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"I hate FIP more than cancer, because cancer is at least easier to diagnose and has a treatment."
- My vet

The Feline Coronavirus

The feline corona virus is an incredibly common and lackluster virus in cats. The main strand of this virus, the feline enteric coronavirus (FECP) is pretty much unnotable; it is a virus that can chronically infect a cat's intestines and has few outward symptoms. The only symptom that might present is mild diarrhea, and the virus is spread through shared litter trays, through grooming, and even through humans. It's not contagious to humans, but if you pet a cat who has it, and then pet another without, you may spread the virus to the second cat.

Most outdoor cats are exposed to it, and a not-insignificant number of cats are carriers. Because it is spread through contact and feces, it is common in shelters and homes with multiple cats, but again: it's not a big deal in and of itself and causes no discomfort to the cat.

Except sometimes when it mutates.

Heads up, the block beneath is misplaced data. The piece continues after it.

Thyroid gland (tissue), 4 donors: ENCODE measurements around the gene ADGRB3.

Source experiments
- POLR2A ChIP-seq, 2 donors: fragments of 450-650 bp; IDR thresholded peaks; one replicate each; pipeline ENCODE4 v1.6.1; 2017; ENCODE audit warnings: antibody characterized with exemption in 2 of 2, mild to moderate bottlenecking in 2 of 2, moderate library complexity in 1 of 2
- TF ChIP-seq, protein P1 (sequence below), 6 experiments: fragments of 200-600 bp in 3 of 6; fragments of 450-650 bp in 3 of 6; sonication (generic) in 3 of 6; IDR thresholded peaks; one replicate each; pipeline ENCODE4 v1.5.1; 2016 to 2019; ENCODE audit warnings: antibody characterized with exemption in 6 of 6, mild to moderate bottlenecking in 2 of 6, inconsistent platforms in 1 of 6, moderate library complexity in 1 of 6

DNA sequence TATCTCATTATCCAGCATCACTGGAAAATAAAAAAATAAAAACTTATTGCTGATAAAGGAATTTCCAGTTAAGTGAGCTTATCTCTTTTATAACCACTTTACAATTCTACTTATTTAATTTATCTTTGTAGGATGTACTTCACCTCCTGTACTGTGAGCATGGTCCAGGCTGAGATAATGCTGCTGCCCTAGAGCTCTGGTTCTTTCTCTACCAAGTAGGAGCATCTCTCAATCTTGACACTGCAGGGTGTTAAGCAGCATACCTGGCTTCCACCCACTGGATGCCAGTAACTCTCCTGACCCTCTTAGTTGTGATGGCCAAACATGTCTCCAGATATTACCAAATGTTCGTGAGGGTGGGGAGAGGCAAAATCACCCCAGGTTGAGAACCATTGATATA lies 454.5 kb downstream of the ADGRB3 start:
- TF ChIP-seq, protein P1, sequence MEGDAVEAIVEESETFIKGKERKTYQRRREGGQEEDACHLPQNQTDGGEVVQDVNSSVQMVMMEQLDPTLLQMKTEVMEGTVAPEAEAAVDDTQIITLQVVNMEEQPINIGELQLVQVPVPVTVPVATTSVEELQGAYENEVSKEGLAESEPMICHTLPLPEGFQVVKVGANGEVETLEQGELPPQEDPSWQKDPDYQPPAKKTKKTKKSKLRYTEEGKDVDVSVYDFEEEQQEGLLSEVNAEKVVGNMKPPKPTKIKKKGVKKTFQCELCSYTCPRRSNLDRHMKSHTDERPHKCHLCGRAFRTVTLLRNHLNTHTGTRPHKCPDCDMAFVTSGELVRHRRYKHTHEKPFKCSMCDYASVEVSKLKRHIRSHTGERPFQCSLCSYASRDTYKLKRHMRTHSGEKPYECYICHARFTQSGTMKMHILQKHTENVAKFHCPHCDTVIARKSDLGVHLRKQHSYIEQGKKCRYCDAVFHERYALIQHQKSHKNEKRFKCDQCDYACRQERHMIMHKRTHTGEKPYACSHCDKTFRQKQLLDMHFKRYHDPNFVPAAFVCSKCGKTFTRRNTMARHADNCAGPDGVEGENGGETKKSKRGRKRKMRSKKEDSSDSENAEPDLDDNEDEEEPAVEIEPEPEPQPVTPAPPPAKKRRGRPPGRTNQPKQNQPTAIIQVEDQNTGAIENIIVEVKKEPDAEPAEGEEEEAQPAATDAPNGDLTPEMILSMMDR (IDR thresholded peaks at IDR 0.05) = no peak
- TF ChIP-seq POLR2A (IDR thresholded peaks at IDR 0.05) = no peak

Feline Infectious Peritonitis

Feline Infectious Peritonitis, AKA FIP, is an uncommon and fatal mutant virus found in some unlucky cats. It occurs when the coronavirus mutates and starts to attack the cat's immune system.

Nobody's entirely sure why some cats get it and some don't. Genetics seem to play a factor, in that if one cat gets it, cats who are related tend to have a higher chance of getting it as well. But the thing about FIP is that it actually isn't contagious per se. The coronavirus is spreadable, but the mutated FIP isn't. What typically happens when there is an outbreak is that the infected cats are related, and so their bodies just happen to mutate the otherwise harmless coronavirus into the same malignant FIP form.

FIP causes fever, lethargy, and weight loss. Due to the change in body chemistry, it can also affect the cat's teeth and gums, giving them tooth rot and very bad breath.

There's still a lot of research being done about FIP and how to combat it, but unfortunately there's not a lot anyone can do. The corona virus mutates frequently, and though most mutations are inconsequential, the mutations that lead to FIP are also regularly changing, which means any time someone comes up with any form of vaccine or treatment, it is rendered obsolete by the time it gets past the first stage trials.

RIP Arcee Summer of 2008- March 2018